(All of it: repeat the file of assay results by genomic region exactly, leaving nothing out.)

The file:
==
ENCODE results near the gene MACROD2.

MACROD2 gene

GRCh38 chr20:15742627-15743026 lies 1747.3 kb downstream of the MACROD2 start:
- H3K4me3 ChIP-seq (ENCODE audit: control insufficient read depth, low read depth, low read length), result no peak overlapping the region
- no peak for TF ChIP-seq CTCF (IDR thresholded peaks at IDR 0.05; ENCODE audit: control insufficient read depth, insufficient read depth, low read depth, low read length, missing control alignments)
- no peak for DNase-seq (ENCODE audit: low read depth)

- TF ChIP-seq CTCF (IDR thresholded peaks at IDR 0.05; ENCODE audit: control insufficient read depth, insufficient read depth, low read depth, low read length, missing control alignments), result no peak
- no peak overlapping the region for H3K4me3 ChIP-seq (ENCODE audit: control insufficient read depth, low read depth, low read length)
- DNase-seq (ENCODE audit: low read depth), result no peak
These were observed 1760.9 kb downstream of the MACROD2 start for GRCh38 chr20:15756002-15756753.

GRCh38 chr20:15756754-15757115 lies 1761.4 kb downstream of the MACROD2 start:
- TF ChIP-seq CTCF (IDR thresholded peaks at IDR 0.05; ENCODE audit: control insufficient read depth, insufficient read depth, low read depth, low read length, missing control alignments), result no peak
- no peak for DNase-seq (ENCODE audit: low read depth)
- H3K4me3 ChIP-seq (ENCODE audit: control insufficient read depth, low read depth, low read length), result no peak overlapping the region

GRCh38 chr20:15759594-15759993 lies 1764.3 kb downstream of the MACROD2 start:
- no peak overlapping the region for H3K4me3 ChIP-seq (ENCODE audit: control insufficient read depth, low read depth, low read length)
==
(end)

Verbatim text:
ENCODE results near the gene MACROD2.

MACROD2 gene

GRCh38 chr20:15742627-15743026 lies 1747.3 kb downstream of the MACROD2 start:
- H3K4me3 ChIP-seq (ENCODE audit: control insufficient read depth, low read depth, low read length), result no peak overlapping the region
- no peak for TF ChIP-seq CTCF (IDR thresholded peaks at IDR 0.05; ENCODE audit: control insufficient read depth, insufficient read depth, low read depth, low read length, missing control alignments)
- no peak for DNase-seq (ENCODE audit: low read depth)

- TF ChIP-seq CTCF (IDR thresholded peaks at IDR 0.05; ENCODE audit: control insufficient read depth, insufficient read depth, low read depth, low read length, missing control alignments), result no peak
- no peak overlapping the region for H3K4me3 ChIP-seq (ENCODE audit: control insufficient read depth, low read depth, low read length)
- DNase-seq (ENCODE audit: low read depth), result no peak
These were observed 1760.9 kb downstream of the MACROD2 start for GRCh38 chr20:15756002-15756753.

GRCh38 chr20:15756754-15757115 lies 1761.4 kb downstream of the MACROD2 start:
- TF ChIP-seq CTCF (IDR thresholded peaks at IDR 0.05; ENCODE audit: control insufficient read depth, insufficient read depth, low read depth, low read length, missing control alignments), result no peak
- no peak for DNase-seq (ENCODE audit: low read depth)
- H3K4me3 ChIP-seq (ENCODE audit: control insufficient read depth, low read depth, low read length), result no peak overlapping the region

GRCh38 chr20:15759594-15759993 lies 1764.3 kb downstream of the MACROD2 start:
- no peak overlapping the region for H3K4me3 ChIP-seq (ENCODE audit: control insufficient read depth, low read depth, low read length)